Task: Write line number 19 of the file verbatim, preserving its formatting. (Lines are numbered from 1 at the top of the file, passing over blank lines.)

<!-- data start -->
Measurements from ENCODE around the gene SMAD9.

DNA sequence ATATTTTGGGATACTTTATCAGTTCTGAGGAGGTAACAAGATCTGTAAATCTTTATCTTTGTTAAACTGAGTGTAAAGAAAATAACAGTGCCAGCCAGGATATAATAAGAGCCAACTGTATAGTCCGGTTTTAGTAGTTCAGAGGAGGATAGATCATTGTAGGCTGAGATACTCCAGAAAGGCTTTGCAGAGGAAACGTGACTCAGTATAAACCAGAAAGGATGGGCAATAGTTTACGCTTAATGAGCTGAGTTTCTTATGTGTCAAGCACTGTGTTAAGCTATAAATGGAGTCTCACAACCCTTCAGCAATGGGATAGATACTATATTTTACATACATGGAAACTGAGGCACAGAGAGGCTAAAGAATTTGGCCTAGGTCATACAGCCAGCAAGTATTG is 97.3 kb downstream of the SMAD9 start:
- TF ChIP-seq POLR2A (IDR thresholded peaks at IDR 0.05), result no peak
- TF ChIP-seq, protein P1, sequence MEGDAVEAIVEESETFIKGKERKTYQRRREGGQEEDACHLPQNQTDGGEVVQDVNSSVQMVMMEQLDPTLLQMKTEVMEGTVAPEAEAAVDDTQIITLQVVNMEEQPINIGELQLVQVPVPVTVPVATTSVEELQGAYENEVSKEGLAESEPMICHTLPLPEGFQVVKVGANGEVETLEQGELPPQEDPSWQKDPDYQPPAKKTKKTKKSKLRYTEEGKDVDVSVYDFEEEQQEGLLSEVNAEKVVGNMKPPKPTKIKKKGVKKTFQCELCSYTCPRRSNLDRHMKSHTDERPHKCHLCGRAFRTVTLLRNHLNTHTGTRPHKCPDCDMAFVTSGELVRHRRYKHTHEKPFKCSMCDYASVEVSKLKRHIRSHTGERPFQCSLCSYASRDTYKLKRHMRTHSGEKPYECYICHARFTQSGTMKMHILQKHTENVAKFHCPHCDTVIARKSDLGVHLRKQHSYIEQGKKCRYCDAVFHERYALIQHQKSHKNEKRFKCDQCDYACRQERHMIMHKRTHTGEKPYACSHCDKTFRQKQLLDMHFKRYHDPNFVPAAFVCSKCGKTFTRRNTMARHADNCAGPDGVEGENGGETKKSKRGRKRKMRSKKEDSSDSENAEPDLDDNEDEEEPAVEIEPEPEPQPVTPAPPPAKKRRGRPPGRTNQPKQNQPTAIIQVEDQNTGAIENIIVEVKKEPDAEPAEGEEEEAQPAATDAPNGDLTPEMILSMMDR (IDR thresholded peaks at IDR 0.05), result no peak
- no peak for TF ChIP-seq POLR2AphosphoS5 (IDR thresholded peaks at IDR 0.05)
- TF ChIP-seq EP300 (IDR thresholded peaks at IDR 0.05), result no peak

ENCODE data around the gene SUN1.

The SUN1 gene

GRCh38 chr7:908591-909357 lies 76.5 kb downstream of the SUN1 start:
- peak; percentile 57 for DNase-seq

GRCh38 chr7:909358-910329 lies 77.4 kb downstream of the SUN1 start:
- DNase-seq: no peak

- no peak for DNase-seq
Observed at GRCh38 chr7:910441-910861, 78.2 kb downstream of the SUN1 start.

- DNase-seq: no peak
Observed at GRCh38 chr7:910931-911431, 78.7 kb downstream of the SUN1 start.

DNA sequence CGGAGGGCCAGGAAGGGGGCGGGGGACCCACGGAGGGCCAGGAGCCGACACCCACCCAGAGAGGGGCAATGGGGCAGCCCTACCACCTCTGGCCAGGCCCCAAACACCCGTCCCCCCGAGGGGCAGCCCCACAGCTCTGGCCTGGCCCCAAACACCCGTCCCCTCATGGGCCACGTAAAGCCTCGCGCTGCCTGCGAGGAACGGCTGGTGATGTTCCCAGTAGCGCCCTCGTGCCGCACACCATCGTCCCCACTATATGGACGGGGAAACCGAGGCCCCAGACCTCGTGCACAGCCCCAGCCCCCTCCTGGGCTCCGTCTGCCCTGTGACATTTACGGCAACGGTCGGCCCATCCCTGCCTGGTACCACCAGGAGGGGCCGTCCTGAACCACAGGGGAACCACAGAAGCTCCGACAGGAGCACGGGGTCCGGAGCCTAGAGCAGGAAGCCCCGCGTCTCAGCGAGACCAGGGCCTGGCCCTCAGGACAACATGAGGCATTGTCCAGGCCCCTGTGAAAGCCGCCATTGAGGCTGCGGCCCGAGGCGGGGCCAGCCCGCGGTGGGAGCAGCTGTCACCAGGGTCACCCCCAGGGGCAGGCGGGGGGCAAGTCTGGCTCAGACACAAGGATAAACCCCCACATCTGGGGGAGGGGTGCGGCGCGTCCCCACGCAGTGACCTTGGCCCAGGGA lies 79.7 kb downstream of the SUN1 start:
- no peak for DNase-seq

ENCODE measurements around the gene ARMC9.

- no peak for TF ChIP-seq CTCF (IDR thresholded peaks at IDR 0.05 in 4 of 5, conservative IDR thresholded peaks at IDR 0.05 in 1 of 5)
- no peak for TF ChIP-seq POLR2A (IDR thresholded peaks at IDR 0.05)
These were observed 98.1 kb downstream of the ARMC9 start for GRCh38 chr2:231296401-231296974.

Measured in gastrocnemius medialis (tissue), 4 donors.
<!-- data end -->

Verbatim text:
ENCODE measurements around the gene ARMC9.